We are very embarrassed by the way our employee spoke with Mr. Block and Ms. Belmont and are contacting them to personally apologize. The way in which our representative communicated with them is unacceptable and not consistent with how we train our customer service representatives. We are investigating this situation and will take quick action. While the overwhelming majority of our employees work very hard to do the right thing every day, we are using this very unfortunate experience to reinforce how important it is to always treat our customers with the utmost respect.
As one commenter on the Comcast site observed:
Anyone with a modicum of compassion feels for your rep as much as they do for the customer. Certainly any cancellation works against some performance metric which will aim to objectively quantify or analyze a human interaction (in the least human way possible) on some fiscal report, tacking the loss of this customer on the rep that couldn't retain said customer's business.
I agree with this commenter. There's a reason the customer service representative sounded so desperate on the recording, and it's not because he enjoys being an asshole. It's because Comcast has made it clear that his job is on the line if he can't retain subscribers.
"An estimated 50,000 youngsters handled the Space Disintegrator Gun and Helmet. They just went crazy over them!"
(via Astro Devil)
I've owned almost all of these Frazetta books, at one time or another. My favorites are probably the hardback editions of Edgar Rice Burroughs' Mars series that the Science Fiction Book club published in the mid-1970s.
David Rees, author of How to Sharpen Pencils and creator of the Get Your War On comic strip, learns how to make ultra-pure water. He learns that ultra pure water does not like to be pure. If you drink it, it will try to grab electrolytes from your blood.
A police officer in Newark, DE responded to phone calls about two people having sex on the roof of a Chipotle restaurant. "After the officer commanded [the couple] to stop, they continued for another '15 to 20 seconds,' NPD spokesman Cpl. James Spadola said."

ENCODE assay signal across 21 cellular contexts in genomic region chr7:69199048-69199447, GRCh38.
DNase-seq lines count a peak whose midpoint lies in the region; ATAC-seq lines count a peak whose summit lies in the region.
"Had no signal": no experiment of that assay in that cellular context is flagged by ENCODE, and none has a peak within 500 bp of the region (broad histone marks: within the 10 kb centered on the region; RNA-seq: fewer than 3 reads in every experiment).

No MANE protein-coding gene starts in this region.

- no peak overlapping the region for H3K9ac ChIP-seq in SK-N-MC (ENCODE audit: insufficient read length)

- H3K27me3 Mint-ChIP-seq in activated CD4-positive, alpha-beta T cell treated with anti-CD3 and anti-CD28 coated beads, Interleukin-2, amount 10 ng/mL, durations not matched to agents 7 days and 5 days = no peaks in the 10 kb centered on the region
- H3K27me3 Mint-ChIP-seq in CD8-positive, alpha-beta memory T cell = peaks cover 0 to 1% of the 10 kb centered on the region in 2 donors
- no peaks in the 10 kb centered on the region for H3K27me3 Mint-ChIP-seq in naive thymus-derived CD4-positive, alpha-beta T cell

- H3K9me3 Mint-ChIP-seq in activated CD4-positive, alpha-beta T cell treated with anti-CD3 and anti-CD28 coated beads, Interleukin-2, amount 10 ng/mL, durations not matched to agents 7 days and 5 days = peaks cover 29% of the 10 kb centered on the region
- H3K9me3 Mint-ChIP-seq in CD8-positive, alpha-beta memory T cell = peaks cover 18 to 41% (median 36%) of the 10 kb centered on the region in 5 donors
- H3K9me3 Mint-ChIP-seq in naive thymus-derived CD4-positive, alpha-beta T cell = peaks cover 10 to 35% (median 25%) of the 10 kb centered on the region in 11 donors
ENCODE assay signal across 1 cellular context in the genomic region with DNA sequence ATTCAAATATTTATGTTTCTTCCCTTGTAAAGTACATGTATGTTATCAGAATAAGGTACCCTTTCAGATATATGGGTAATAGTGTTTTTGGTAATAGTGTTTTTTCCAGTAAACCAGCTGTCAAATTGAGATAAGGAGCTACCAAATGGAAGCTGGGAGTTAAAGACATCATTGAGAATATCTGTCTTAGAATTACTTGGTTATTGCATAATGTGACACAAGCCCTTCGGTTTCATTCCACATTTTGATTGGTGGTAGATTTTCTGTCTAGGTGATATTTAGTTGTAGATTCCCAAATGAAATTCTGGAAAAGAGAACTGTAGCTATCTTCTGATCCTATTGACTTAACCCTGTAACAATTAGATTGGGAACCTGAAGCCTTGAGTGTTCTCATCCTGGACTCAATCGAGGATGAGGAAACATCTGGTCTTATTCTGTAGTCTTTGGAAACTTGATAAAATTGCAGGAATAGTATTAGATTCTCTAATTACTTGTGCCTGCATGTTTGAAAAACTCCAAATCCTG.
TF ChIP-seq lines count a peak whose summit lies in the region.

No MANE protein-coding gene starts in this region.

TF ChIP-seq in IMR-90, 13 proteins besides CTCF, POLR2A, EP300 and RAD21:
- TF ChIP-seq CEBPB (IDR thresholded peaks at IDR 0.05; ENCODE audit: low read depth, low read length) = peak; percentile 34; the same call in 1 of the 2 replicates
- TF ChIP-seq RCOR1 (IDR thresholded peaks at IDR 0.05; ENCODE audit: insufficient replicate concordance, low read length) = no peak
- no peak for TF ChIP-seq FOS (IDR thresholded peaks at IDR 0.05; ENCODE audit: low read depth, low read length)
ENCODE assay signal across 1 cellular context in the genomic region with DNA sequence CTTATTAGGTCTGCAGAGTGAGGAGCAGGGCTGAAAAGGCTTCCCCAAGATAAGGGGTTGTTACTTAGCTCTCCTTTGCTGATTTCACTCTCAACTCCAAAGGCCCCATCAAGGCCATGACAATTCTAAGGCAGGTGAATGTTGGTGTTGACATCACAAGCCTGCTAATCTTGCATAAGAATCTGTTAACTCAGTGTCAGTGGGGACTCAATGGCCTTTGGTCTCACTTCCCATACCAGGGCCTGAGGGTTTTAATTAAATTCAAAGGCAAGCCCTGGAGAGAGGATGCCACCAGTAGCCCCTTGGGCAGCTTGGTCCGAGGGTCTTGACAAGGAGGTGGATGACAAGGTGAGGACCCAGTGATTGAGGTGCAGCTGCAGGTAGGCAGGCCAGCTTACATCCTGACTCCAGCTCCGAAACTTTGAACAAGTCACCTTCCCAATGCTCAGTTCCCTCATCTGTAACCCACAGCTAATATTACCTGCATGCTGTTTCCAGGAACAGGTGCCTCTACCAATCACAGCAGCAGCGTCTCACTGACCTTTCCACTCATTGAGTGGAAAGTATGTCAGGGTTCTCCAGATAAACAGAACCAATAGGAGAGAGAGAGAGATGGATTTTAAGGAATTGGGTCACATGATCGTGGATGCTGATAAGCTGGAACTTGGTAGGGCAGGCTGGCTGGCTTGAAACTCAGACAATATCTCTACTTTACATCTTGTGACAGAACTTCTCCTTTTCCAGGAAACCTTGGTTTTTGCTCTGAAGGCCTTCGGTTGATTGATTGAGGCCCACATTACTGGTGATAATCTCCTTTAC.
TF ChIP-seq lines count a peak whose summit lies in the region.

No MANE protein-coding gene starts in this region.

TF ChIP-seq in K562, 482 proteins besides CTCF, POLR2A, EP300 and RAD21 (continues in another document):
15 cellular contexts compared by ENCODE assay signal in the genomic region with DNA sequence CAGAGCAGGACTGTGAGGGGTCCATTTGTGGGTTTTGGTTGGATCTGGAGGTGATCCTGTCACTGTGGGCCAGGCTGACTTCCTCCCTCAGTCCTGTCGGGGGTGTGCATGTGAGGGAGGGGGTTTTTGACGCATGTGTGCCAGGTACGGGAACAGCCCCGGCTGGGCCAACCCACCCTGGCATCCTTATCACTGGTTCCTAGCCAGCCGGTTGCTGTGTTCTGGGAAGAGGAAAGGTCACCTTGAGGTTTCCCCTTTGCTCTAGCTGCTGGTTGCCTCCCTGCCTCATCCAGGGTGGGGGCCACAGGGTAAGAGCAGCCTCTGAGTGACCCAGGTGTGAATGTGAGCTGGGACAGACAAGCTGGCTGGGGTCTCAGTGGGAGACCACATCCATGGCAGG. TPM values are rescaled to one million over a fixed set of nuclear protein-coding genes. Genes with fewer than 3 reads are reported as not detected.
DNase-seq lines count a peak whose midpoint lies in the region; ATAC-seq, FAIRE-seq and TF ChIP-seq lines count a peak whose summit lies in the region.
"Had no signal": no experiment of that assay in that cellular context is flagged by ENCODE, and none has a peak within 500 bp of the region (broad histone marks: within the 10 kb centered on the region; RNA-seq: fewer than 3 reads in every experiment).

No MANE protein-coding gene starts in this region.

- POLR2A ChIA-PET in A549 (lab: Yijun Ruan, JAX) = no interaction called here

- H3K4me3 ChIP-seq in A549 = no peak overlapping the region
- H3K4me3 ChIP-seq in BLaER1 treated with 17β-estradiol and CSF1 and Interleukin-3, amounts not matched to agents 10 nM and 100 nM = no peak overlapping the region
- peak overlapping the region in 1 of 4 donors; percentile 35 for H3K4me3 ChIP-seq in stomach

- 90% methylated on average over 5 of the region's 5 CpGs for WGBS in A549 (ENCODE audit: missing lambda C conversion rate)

It turns out the man arrested owns a sushi restaurant next door to the Chipotle, which is where the woman who was arrested works.
I enjoyed learning about statistics, probability, zero, infinity, number sequences, and more in this heavily illustrated kids’ book called How to Be a Math Genius, by Mike Goldsmith. But would my 11-year daughter like it as much? I handed it to her after school and she become absorbed in it until called for dinner. She took it to the dinner table and read it while we ate. The next day, she asked for the book so she could finish it. Loaded with fun exercises (like cutting a hole through a sheet of paper so you can walk through it), How to Be a Math Genius will show kids (and adults) that math is often complicated, but doesn’t need to be boring. (This book is part of DK Children’s How to Be a Genius series. See my review of How to Be a Genius.)
Collectors Weekly: Where did the word “Tiki” come from?
Kirsten: Tiki was a mythological figure in Polynesia, a region defined by the Polynesian Triangle: There’s Hawaii in the north, Easter Island in the east, and New Zealand in the southwest. In the middle of that triangle are islands like Tahiti and Samoa. All of these islands share some common heritage and a similar language. They also had a religion based on ancestor worship, where their ancestors were deified in stories and myths and became their gods.
Tiki was like the Polynesian Adam, the creator of man, but he was sort of half-man and half-god. Eventually, all carvings and depictions that had human features became known as Tikis. The word “Tiki” was used in the Marquesas and by the Maori in New Zealand. In Hawaii, they’re called Ki’i, and in Tahiti they’re called Ti’i, because of the language variation. For example, the Hawaiian word for Tahiti is Kahiki (which was also a great restaurant in Columbus, Ohio), because the T becomes a K in Hawaiian. But that didn’t really matter to the Americans in the 1950s—basically all the different carving styles became members of the happy Tiki family, including the Easter Island Moai statues.